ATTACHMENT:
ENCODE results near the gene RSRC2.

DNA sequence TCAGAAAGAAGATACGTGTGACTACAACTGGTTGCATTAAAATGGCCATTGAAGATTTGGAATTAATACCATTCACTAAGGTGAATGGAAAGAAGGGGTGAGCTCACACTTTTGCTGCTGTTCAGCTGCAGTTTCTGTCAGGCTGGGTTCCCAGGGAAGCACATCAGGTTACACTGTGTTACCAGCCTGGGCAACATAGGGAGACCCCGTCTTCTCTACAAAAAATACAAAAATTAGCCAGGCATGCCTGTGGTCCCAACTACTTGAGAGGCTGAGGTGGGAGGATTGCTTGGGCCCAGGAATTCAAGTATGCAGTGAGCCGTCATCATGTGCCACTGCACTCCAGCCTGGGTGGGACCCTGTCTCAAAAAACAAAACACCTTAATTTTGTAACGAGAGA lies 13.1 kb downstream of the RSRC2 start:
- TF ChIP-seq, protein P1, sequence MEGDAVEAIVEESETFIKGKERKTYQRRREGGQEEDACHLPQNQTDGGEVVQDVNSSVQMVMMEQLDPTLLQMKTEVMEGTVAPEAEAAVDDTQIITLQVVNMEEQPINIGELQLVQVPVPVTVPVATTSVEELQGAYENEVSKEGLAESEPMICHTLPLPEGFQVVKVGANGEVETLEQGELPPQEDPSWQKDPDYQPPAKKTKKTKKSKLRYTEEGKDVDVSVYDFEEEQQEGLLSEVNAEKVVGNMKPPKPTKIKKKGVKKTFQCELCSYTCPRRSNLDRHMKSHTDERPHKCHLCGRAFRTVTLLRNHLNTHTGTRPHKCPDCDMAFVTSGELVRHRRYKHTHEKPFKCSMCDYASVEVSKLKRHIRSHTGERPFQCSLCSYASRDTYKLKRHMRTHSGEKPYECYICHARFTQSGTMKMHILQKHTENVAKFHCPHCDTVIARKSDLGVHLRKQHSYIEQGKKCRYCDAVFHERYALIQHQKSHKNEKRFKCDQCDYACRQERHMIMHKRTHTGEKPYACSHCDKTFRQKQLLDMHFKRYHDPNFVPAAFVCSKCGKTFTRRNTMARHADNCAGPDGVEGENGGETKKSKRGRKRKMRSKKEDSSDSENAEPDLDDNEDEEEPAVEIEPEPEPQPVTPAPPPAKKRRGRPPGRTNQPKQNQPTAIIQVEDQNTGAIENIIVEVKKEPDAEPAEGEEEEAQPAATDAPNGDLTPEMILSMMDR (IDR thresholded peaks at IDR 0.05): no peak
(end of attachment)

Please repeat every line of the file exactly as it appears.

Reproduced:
ENCODE results near the gene RSRC2.

DNA sequence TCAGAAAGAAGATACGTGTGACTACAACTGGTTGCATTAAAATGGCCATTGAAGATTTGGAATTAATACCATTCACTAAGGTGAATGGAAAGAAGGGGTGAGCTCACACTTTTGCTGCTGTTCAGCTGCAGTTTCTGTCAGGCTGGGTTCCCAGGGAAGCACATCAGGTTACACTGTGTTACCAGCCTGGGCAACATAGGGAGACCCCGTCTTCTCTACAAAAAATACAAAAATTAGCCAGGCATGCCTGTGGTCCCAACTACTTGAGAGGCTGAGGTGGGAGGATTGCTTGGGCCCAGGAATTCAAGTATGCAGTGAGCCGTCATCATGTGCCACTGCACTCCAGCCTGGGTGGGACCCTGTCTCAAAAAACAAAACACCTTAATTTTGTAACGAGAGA lies 13.1 kb downstream of the RSRC2 start:
- TF ChIP-seq, protein P1, sequence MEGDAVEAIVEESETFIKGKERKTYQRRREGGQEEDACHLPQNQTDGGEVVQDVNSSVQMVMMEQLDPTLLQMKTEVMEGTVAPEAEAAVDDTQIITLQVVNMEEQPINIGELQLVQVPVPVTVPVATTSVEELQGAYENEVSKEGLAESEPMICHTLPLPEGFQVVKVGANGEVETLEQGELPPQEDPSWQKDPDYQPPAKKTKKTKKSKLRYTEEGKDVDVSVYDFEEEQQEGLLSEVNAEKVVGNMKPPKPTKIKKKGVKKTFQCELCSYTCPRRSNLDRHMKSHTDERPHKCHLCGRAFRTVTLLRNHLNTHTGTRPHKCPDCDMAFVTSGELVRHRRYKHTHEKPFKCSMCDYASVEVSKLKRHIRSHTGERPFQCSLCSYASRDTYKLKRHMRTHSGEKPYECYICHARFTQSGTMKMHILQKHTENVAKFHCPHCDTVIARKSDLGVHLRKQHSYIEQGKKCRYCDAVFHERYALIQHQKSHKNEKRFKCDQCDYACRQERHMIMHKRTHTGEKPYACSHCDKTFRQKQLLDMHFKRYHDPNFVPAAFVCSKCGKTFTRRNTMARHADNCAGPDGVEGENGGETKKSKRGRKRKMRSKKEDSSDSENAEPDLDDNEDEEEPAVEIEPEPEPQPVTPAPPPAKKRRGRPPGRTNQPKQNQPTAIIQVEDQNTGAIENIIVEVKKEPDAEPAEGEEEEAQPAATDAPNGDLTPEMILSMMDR (IDR thresholded peaks at IDR 0.05): no peak